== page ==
GULF SHORES, Alabama — It really wasn’t as easy as it might have looked.
True, USC won its next 36 matches after losing the season opener and on Sunday, it took home the National Collegiate Beach Volleyball Championship trophy for the second straight year and fourth time in the six years the tournament has been an NCAA event.
But there were some close wins, the usual assortment of injuries to overcome, and even Sunday, the final against Florida State was an all-out battle to the end.
With the last-day format in effect, first the Nos. 2 and 4 faced off. At No. 4, USC’s Audrey and Nicole Nourse, almost automatic, swept Florida State’s Morgan Chacon and Jordan Polo 25-23, 21-12. The first set was an intense battle, but the twins were dominant in the second to improve to 24-4 this season. On Saturday, Audrey talked about how they both dealt with really sore elbows last offseason. During the first set, she wore a sleeve on her right arm.
At No. 2, it was flat-out on, as Morgan’s sister, Alaina Chacon, and Madison Fitzpatrick squared the dual at 1-1 by beating Megan Kraft and Sammy Slater 14-21, 24-22, 17-15 in a match with all the intensity befitting a national championship being shown live on ESPN2.
And the Seminoles needed that win, because they simply had no realistic shot at sweeping the next three matches.
Then the Nos. 1, 3, and 5 courts began. At No. 5, USC’s Mollie Ebertin and Sunny Villapando got off to the quickest start, taking the first set over FSU’s Caitlin Moon and Raelyn White.
But at No. 1, USC’s Tina Graudina and Hailey Harward got all they could handle from FSU’s Maddie Anderson and Brook Bauer before winning 21-17, 21-15 to improve to 31-1.
The FSU pair rallied on Court 5, so it was evidently coming down to Court 3, where Julia Scoles — who said later that she was sick to her stomach and fighting to get through — and Delaynie Maple beat Anna Long and Kate Privett 25-23.
In the second set, the rout was on as Scoles and Maple won 21-12 to improve to 36-1. The dual was clinched — unfittingly — on an FSU hitting error.
The dogpile was on after USC beat FSU for the fourth time this season.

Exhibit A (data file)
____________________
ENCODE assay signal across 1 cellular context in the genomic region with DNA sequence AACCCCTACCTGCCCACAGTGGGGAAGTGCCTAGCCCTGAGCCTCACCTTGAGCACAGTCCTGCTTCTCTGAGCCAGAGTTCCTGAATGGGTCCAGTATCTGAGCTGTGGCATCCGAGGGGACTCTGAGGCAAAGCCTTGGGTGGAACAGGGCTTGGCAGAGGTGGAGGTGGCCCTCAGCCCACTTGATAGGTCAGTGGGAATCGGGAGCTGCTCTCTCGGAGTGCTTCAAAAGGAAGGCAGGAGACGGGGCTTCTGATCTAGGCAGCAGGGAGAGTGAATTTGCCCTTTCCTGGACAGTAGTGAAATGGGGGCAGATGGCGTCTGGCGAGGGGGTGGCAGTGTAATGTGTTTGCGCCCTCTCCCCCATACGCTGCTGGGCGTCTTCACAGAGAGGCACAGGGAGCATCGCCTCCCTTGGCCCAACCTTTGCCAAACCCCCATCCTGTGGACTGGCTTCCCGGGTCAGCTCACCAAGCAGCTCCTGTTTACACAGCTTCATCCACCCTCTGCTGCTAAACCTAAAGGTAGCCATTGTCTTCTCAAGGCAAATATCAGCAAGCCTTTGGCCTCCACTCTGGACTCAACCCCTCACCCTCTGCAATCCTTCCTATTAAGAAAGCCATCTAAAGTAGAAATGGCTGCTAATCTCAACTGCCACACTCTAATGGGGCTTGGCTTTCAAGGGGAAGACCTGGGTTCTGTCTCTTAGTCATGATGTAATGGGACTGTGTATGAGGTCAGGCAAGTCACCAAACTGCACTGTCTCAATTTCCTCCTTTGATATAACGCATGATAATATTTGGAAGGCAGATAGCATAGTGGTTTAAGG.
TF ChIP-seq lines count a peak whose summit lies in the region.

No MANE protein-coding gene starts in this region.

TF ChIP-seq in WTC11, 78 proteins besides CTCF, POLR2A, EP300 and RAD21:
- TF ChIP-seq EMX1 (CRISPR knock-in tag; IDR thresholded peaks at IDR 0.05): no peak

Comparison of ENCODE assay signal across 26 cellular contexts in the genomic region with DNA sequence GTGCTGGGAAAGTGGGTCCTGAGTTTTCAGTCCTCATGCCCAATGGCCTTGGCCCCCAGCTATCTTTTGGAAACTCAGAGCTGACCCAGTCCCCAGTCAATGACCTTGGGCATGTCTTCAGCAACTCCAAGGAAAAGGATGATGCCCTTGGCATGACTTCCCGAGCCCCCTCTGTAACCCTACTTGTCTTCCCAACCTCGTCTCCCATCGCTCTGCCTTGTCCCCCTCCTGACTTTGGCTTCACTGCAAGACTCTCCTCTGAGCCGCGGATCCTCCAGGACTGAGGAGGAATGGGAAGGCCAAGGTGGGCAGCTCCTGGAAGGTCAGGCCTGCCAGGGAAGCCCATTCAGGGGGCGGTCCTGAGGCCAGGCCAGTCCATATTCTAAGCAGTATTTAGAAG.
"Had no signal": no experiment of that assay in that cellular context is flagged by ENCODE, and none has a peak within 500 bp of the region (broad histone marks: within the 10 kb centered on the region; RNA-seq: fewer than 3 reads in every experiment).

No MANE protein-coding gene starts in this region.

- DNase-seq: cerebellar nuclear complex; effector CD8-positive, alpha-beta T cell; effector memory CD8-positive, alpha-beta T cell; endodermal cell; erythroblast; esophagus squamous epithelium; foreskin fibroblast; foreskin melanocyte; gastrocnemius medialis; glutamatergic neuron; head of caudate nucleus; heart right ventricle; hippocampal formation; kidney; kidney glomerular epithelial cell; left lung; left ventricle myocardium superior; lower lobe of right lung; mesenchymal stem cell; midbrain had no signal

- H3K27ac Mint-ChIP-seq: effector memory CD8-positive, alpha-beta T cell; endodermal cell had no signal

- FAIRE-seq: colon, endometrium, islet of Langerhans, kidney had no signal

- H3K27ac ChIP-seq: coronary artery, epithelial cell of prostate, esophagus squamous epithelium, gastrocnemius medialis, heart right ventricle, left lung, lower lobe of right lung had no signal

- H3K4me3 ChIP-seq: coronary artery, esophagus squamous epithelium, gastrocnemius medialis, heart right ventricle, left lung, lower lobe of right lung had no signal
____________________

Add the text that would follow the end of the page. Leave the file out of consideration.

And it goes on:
“I’m so grateful for our team that was willing to put in all the work ever since September,” Graudina said. “We really worked with just one goal in mind, to get this trophy. To maintain the focus for this long, it’s amazing.”
Then the Trojans got their trophies, cut the net into pieces and ran to the Gulf of Mexico for the traditional post-championship plunge.
“What a team effort,” Coach Dain Blanton said.
In a span of 364 days, USC won two NCAA titles.
And Graudina? In between, she finished fourth in the Tokyo Olympics with Latvian teammate Anastasija Kravcenoka.
It was suggested that she might be emotionally drained.
“I’m not emotionally drained,” she quickly said. “I’m emotionally charged. I’m so ready to continue my journey.”
For that matter, so are Harward and Scoles, soon to also be seen on a pro-beach volleyball court.
Their victory capped a long week but an especially tough two days for Florida State, which had to play three times Saturday because an early morning rainstorm Friday altered the schedule.
The tournament opened with eight single-elimination matches on Wednesday as the field was expanded this season from eight teams to 16. But no one played Thursday, something the NCAA is going to have re-consider, especially knowing how it can rain on the Gulf Coast at this time of year. The tournament was actually fortunate to have lost only the time it took to play two matches on Friday, when six were competed instead of eight, hence the three matches for FSU on Saturday.
On Saturday, the fifth-seeded Seminoles lost to USC, also in four, came back to eliminate sixth-seeded LSU 3-1 and and then in the late afternoon swept fourth-seeded Loyola Marymount.
Sunday morning, the Seminoles sent third-seeded UCLA packing 3-2. In that one, FSU lost on No. 2 and then Morgan Chacon almost single-handedly led her and Polo past UCLA’s Rileigh Powers and Marlie Monserez 19-21, 25-23, 16-14. Morgan Chacon is now transferring to Long Beach State to play indoors with her sister, Savana, who has been at Purdue. Alaina is done.
“I’m proud of the team. We fought for everything,” said FSU coach Brooke Niles, who got the Seminoles back into the championship match for the third time (2016, 2018). “We had a lot more losses than we normally have this year, but I think we tried to learn from those moments and get better every day, and they are just grinders.”
Florida State finished 33-11, but more losses is kind of a tough way to look at it. The ‘Noles lost four times to USC, twice to UCLA, three times to TCU and once to LMU. That’s nine losses to the top four seeded teams that were in the tournament.
“I told my team, we’re not hanging our heads low,” Niles said. “We should be proud of that second-place trophy.”
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